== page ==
Since last weekend I’ve been watching, reading and listening to the developments in the Tila Tequila / Shawne Merriman saga. I’ve been waiting to see, like most of you, what her day of reckoning for Merriman would be. The smoking gun, though, has yet to be produced.
But these are serious accusations she’s made against the San Diego Chargers’ star linebacker. Merriman has had his troubles off the field, but I can’t think of anything from his past that would suggest this type of behavior… unless it’s “roid rage.”
And I really hate to immediately jump to the conclusion that she must be full of shit. Domestic violence is serious business, but there seems to be a growing trend to immediately discredit the female accusers in such cases (Kobe/Big Ben/Rick Pitino).
Even with that said, can you think of another person that would seem any less credible than Tequila? I mean 30 Tweets in one day? Enough already! Look, I’m not saying she is for sure lying, but her story seems pretty “fantastic” while his is rather plausible.
And another thing, can we all please stop referring to her as a “reality TV star!”
Professional Party Girl? Yes.
Occasional Porn Actress? Sure.
But Reality TV Star? Child, please! The only thing real about Tila Tequila are her… well, her…
Hmmm. Come to think of it, what about her is real? Hair, breasts, nails and even her name are all fake.
And for Shawne Merriman’s sake, he better hope the San Diego County DA feels the same way.
Bronson Arroyo is either one of the bravest or craziest men in baseball. To be honest, I haven’t really decided yet which way I lean.
For starters, I love his devil may care attitude. He’s going to do what he wants to do, and to hell with those who disagree with him. He has a battery of pills and supplements he takes every day, many or which can not be found on the approved list of supplements endorsed by Major League Baseball. But he doesn’t care because he’s never failed a drug test, so he figures it must be alright.
That being said, there is a fine line between being your own man, and just being indignant. As such, I hate the fact that, at his disposal, is an approved list of supplements and drugs which he could take without any repercussions, now or in the future. But he refuses to play along. Thus, if the day ever comes where he does fail a test, he’ll have no one to blame but himself.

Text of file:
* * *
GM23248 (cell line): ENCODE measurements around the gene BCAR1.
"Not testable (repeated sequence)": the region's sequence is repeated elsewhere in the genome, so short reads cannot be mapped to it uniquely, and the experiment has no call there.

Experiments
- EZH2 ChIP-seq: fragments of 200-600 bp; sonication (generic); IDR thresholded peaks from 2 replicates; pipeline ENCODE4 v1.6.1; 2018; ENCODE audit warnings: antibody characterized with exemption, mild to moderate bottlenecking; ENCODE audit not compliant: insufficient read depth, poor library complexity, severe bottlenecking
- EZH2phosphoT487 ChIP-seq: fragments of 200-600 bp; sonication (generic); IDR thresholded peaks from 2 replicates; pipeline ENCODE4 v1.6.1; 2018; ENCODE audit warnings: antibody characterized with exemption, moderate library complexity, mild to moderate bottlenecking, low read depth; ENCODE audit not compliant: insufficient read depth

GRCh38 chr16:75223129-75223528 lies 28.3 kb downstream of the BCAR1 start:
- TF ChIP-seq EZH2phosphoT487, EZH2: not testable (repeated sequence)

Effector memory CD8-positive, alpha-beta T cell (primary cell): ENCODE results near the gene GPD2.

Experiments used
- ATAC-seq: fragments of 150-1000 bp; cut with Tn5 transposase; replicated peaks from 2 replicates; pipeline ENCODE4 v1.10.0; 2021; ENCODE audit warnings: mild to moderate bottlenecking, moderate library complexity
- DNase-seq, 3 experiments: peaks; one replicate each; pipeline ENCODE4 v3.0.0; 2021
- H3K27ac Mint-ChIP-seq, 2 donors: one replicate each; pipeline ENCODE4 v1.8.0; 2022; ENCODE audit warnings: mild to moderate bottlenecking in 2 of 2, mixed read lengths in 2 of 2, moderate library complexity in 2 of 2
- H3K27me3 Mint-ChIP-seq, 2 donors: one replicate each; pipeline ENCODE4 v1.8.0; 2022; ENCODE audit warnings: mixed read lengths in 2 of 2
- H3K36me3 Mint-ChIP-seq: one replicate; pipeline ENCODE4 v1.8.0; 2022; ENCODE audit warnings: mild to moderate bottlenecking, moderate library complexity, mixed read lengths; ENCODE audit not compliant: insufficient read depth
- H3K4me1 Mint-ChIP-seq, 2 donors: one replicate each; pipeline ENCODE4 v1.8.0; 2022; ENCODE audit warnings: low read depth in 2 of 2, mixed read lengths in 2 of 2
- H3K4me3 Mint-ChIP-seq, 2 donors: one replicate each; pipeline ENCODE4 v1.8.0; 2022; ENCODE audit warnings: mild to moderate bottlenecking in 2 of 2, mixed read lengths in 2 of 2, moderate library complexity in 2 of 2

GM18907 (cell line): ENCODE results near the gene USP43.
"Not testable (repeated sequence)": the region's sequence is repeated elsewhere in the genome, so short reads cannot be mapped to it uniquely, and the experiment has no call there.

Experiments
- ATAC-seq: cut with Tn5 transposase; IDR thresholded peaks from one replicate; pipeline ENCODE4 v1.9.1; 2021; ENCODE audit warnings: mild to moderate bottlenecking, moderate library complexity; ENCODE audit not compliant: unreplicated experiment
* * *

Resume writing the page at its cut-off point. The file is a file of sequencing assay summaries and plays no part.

The other thing I like about him, though, is how candid he is about the 2003 anonymous drug tests. With David Ortiz and Manny Ramirez both having their names leaked, Arroyo openly admits that his name is likely on the same list. And that is something I applaud. I wish more players would come out and say the same.
But really, who out there is that brave… or crazy?
Okay, so I’m about to “out” myself as a Trekie, but considering today’s bombshell news, it seems appropriate. I’m sure most of you have seen Star Trek II, the Wrath of Khan… It is easily the best of the many Star Trek movies, including the current reincarnation.
As you will recall, during the climactic moments of this film, Spock sacrifices himself so the Enterprise can can reach warp speed and thus escape the expanding Genesis effect initialed by Khan himself. Dying from radiation poisoning, Spock tells Kirk that he had to do what he did because “the good of the many must outweigh the good of the few.”
Such a statement seems logical, doesn’t it. Why should the many suffer for the good of the few? Clearly they should not. But in relation to Major League Baseball, that is exactly what’s happening. In 2003, 1,198 players were screened for the use of performance enhancing drugs. Of those, 104 tested positive.
The names were to remain sealed and anonymous, but thanks to the government investigation of BALCO, the list was seized and, subsequently, names have started slipping out. First A-Roid, then Slammin Sammy, now Manny and Ortiz? Clearly there will be others.
Which brings me to this idea that the good of the many must outweigh the good of the few. If the Players Union were smart (which they clearly are not) they would do everything they could to release the entire list. Sure, the other 100 players would probably be freaking out. But you know what, the other 1,094 players would breathe a sigh of relief knowing they would no longer have to live their lives under the cloud of suspicion.
Obviously the Players Union will never do this. Which is why those 100 players whose names are sealed should start coming out one by one. Each player should call a news conference and admit to being on the list. Control the message, take the PR hit, then move on. If several did it, others would follow, and soon, the steroid era would become a thing of the past.
Wouldn’t it be great to see something like that happen?
Yeah, I’m not holding my breath either.